February 2, 2011

Learning From Reagan

What today’s leaders can learn from Reagan (in view of the approaching 100th anniversary of the birth of President Ronald Reagan). Mortimer Zuckerman, in U.S. News & World Report:

He had an instantaneous grasp of the main issue or the true problems, and he was decisive in his responses.
Reagan provided what Americans wanted most: a strong leader who could and would lead in a principled way. To refresh a phrase once used about former British Prime Minister Margaret Thatcher, this man was "not for turning." He made that clear early on, to the gratified astonishment of the nation, when he fired the striking air traffic controllers—who quickly learned that this commander in chief was not to be taken casually.
As if born with the instinct to be a transformational president, Reagan knew how to instill confidence in a nation that felt it had lost its way. Add to that his transparent likability, and you can understand why Americans felt so good about him and better about themselves when they listened to him. In the process, he earned an enormous presumption of credibility, affection, and support from the American public, even among those, like myself, who hadn't voted for him.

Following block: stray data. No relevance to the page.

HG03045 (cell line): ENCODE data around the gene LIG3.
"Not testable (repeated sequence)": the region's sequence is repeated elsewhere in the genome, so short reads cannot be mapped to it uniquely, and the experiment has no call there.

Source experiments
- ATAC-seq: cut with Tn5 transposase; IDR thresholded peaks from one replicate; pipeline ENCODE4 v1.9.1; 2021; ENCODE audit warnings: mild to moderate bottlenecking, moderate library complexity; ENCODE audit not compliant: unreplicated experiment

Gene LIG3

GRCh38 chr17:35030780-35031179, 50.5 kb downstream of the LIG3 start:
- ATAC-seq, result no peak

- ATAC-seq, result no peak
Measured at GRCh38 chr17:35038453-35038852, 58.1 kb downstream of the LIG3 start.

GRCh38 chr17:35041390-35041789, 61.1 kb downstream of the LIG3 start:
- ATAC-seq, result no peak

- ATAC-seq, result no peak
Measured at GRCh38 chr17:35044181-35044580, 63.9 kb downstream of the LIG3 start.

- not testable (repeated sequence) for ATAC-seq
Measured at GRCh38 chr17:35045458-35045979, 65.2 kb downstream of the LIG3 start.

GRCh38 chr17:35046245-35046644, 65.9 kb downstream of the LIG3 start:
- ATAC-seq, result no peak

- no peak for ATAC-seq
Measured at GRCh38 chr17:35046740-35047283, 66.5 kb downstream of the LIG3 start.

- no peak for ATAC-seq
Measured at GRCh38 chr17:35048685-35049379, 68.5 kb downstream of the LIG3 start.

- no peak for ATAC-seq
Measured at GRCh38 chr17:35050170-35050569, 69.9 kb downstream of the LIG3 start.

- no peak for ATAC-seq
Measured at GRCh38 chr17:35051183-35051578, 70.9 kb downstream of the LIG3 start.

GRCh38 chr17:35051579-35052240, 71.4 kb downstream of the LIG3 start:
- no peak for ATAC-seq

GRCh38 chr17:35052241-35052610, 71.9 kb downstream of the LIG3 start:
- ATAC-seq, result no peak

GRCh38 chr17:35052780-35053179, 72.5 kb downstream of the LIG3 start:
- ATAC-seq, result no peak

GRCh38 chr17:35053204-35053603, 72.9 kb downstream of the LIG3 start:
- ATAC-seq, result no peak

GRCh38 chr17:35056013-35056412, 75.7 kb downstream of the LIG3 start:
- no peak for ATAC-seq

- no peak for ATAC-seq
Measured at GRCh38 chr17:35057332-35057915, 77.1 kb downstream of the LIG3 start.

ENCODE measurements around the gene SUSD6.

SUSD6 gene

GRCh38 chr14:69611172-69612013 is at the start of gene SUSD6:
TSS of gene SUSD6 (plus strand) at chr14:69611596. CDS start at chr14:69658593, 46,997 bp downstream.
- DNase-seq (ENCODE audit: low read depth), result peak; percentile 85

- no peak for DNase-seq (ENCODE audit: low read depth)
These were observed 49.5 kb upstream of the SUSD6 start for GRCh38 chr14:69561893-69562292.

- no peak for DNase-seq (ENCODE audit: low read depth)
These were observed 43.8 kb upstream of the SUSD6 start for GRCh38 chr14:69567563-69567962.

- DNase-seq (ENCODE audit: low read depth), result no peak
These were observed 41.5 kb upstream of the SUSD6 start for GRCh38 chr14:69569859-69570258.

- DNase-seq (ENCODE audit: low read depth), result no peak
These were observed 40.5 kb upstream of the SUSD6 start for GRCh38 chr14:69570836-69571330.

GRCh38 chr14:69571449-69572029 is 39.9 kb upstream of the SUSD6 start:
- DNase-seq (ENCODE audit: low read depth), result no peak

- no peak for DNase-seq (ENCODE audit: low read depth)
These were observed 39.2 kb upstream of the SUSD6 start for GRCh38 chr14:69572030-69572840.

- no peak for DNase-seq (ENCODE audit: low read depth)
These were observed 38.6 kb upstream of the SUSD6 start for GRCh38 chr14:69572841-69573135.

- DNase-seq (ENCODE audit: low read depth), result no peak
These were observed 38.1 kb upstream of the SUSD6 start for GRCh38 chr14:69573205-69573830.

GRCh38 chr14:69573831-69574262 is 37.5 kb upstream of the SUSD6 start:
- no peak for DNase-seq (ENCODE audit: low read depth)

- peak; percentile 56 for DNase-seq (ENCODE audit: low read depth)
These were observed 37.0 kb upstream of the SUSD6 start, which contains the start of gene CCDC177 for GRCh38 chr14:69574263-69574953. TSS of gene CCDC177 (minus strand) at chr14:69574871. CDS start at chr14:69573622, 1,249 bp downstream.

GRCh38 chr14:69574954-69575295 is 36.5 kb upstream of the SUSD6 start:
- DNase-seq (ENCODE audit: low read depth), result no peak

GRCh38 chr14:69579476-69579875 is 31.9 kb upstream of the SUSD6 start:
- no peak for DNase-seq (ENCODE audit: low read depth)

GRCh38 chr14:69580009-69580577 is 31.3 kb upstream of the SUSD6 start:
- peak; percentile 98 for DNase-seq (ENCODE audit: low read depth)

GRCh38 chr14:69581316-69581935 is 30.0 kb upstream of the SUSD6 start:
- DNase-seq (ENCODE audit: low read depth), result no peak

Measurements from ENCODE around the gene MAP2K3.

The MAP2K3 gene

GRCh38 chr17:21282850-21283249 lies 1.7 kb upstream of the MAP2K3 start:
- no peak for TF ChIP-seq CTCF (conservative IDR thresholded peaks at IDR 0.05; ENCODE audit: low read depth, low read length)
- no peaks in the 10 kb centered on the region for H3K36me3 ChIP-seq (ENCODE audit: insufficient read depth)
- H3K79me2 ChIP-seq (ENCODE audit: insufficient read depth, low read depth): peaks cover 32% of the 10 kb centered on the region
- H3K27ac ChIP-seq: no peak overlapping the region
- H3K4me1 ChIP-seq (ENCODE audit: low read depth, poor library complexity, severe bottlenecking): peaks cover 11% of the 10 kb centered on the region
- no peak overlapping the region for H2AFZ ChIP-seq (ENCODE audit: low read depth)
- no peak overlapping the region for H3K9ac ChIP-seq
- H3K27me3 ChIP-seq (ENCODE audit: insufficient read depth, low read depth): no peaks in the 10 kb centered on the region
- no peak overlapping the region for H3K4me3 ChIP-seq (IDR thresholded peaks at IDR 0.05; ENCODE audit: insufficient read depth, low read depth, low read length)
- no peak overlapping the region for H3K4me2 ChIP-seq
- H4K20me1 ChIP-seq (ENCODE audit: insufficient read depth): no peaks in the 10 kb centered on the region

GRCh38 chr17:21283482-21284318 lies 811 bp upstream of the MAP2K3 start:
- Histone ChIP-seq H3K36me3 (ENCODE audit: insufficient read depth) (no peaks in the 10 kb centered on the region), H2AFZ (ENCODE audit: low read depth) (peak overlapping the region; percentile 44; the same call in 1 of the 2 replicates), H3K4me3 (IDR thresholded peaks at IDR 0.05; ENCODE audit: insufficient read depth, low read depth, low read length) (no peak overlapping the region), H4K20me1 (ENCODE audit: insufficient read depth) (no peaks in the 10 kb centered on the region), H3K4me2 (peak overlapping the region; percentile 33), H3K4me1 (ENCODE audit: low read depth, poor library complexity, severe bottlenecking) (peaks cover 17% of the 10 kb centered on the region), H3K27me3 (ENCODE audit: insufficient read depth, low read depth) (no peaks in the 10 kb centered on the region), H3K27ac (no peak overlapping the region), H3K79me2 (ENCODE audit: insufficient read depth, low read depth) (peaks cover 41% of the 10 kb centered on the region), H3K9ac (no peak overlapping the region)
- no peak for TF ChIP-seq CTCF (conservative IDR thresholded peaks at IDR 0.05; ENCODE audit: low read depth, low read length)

So today we remember fondly "the great communicator" who loved to frame his public policies in such pithy metaphors. "A recession," he explained, "is when your neighbor loses his job; a depression is when you lose yours." And he could be bitingly direct, too. He uttered the most memorable line of the Cold War in Berlin in 1987: "Mr. Gorbachev, tear down this wall." Yet he was ready to form a friendship with the same Mikhail Gorbachev, negotiating agreements, and again bringing forth another pointed slogan: "Trust but verify."

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